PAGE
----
Should we eat bugs? - Emma Bryce
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The FAO report talks in detail about the business of industrial-scale insect farming for food but also for conversion into products like animal feed for use on livestock farms. Chapter 9 includes some case studies of businesses that have successfully farmed bugs for animal feed. Chapter 11 and 12 take a look at how insect farming can uplift countries and communities that are food insecure, by providing nutrition, by encouraging small-scale insect farming, called ‘micro-livestock’, and trade in insects as a way to boost economies. In another report, the FAO looks at one country that has managed to build a successful insect-farming business sector: Thailand. This book looks more generally at the economic value of insects—not as food necessarily, but for other products they generate, and for their role as pollinators in our global food system. Lots of researchers are also looking into the possibility of starting insect farming in poorer urban areas, like this team that is trying to get insect farming started in Mexico. On the smallest scale, there’s even one company that is designing kits to help people ‘farm’ edible insects at home!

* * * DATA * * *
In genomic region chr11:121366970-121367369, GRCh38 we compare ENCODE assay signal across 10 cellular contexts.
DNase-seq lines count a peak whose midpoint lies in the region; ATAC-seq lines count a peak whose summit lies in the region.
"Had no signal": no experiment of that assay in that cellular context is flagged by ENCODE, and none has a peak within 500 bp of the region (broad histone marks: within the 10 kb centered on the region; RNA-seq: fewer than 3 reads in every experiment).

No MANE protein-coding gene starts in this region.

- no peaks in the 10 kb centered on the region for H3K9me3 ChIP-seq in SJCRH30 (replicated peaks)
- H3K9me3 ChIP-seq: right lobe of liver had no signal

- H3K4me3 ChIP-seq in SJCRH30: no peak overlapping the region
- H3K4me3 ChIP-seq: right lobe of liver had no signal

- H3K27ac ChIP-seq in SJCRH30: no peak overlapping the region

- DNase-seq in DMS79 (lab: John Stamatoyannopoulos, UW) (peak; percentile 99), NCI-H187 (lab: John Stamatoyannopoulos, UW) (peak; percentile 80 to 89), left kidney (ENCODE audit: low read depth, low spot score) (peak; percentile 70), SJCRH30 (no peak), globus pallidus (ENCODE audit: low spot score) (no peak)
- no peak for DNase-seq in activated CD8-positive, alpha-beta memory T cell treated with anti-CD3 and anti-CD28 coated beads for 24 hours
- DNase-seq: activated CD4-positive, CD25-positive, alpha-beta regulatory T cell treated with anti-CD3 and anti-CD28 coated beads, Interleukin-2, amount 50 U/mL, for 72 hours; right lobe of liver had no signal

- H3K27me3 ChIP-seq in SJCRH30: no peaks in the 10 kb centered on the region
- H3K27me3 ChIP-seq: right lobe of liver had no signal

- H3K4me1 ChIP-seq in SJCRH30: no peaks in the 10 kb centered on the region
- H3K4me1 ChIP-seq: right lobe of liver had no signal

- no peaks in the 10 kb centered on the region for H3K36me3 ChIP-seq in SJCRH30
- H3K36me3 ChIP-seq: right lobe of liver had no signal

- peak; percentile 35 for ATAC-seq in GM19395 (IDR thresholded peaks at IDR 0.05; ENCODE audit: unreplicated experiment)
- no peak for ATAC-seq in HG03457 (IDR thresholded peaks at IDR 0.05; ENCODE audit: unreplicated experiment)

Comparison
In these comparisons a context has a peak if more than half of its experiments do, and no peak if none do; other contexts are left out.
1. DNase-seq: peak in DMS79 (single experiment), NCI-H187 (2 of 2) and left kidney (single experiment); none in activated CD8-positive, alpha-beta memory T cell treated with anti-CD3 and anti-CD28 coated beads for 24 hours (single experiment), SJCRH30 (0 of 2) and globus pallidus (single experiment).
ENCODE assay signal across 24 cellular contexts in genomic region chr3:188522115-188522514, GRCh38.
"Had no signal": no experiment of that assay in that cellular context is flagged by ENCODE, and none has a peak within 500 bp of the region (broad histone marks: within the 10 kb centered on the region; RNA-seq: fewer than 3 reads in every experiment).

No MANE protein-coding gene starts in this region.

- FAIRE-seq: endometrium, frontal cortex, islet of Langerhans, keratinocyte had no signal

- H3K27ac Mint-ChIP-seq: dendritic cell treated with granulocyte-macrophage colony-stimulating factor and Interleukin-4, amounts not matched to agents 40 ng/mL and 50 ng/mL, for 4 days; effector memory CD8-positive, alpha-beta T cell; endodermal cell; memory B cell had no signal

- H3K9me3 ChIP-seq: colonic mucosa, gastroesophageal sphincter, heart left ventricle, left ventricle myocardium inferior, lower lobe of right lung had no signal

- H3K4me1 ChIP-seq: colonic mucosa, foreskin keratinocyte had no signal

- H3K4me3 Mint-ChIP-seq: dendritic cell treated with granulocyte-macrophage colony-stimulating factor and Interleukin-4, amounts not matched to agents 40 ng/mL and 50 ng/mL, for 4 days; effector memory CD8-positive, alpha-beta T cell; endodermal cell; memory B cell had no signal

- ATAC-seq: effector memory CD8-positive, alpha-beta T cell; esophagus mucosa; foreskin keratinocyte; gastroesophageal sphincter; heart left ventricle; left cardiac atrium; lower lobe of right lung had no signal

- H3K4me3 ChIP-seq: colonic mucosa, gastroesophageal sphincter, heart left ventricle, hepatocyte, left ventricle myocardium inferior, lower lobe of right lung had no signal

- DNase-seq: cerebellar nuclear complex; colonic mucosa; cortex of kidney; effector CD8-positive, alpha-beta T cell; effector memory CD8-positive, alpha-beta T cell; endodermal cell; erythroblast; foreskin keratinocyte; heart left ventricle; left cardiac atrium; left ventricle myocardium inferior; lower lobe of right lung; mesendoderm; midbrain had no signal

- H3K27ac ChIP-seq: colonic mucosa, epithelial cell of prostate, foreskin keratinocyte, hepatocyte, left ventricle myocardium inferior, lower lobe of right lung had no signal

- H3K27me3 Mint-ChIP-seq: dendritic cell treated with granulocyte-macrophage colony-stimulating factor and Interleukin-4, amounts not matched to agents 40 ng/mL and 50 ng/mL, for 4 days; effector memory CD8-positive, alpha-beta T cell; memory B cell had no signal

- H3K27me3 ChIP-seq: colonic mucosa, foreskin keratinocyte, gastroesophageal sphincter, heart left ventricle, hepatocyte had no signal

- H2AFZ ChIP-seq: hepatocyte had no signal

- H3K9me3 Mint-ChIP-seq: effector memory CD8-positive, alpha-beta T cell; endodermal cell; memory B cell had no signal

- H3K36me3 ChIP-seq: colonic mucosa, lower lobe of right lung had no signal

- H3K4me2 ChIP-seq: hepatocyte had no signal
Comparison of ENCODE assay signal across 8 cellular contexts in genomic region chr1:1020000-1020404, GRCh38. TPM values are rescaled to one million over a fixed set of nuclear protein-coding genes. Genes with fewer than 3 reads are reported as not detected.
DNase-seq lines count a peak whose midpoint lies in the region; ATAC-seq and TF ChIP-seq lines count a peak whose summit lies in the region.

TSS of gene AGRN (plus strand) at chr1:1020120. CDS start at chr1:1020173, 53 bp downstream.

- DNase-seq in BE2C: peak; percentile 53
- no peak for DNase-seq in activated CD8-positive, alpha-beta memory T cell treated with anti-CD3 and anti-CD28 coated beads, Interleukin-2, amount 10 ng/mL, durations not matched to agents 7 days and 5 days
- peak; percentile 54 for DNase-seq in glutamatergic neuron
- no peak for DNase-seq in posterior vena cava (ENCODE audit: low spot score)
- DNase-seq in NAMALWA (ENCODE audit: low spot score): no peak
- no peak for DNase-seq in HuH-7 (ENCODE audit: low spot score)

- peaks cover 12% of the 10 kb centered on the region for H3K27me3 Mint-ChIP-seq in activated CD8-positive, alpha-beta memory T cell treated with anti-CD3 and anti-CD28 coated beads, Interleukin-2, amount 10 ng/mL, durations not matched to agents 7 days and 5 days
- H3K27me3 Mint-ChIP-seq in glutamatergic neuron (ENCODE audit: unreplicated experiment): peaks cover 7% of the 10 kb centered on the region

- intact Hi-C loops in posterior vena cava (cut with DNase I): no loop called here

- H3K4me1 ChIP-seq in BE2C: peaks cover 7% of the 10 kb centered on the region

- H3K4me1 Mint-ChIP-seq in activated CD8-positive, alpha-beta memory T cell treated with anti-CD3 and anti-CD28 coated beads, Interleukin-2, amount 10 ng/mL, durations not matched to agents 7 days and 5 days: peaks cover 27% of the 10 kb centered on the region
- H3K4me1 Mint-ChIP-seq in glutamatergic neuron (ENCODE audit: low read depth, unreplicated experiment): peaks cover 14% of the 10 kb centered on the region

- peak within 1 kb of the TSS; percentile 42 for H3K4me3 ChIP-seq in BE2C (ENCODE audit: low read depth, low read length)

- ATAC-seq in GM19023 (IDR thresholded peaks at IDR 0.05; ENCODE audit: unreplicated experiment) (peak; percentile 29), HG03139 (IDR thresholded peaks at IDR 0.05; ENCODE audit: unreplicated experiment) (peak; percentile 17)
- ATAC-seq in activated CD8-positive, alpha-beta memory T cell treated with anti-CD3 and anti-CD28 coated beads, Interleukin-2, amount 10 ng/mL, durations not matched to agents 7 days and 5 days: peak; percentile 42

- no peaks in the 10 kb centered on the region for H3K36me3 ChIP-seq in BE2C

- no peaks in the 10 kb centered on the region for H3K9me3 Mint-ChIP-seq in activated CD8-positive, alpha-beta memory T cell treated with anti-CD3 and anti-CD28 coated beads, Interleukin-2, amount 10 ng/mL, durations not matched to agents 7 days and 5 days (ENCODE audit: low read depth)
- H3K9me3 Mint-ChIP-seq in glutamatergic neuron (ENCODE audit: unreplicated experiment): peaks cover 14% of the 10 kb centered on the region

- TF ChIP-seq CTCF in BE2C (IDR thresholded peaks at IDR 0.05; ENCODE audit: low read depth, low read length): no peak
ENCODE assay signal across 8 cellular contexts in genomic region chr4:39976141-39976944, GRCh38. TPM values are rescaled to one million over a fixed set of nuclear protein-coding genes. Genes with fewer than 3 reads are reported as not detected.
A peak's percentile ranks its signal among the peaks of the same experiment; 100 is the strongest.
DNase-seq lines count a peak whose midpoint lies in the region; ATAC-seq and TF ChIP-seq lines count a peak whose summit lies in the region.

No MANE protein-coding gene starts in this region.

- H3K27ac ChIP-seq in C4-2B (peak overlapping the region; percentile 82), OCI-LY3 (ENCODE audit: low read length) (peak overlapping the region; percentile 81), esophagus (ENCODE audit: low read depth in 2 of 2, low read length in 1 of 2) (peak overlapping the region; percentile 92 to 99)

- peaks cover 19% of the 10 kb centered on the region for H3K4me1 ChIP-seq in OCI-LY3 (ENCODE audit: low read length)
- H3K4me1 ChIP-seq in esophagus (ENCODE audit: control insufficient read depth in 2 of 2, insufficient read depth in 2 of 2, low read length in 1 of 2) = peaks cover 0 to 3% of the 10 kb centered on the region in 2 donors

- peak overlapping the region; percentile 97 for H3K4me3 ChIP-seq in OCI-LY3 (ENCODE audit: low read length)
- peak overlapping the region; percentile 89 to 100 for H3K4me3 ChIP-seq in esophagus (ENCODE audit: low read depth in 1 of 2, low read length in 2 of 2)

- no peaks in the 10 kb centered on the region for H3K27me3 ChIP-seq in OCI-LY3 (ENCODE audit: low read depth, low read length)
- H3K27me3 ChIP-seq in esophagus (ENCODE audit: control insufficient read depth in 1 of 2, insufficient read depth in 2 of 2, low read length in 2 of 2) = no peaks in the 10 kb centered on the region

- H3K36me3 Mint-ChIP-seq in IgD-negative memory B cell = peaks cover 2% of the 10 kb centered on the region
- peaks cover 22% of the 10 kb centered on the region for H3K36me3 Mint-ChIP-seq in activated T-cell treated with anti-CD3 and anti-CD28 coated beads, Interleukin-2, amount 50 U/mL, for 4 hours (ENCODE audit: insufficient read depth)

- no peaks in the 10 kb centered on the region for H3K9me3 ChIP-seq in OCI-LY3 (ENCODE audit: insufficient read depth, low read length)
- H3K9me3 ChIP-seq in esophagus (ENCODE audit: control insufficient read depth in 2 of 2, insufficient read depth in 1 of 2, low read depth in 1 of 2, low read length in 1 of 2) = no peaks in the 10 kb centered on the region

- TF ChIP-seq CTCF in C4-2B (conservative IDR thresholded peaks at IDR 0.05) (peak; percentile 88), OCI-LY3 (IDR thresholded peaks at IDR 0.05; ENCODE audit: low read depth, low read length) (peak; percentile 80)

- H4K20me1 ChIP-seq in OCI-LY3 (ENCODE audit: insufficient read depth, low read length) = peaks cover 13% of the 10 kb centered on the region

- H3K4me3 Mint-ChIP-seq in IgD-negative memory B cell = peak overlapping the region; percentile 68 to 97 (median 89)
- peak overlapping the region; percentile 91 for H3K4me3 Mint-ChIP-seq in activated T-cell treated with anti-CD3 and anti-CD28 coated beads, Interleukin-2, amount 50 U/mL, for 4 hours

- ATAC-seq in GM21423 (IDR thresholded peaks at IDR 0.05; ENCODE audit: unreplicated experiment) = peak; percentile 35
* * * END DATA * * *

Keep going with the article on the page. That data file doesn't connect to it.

Insects Are Food is a useful general source on entomophagy, covering topics like what bugs taste like and what exactly a mealworm is. Some university researchers are so fascinated by this topic that they have even compiled lists of all the edible insect species in the world. And slowly, people are beginning to see the importance of embracing insects as food: TED Talks showcases a number of discussions about entomophagy, listed on the FAO’s website.
A terrifying flying insect may set your skin to crawling, but there's something incredibly compelling about the jewel wasp. Check it out. I wonder if you'd ever consider eating it. I suppose you should make up your mind before it decides to eat you!
For more about eating and food, check out this TED-Ed series.
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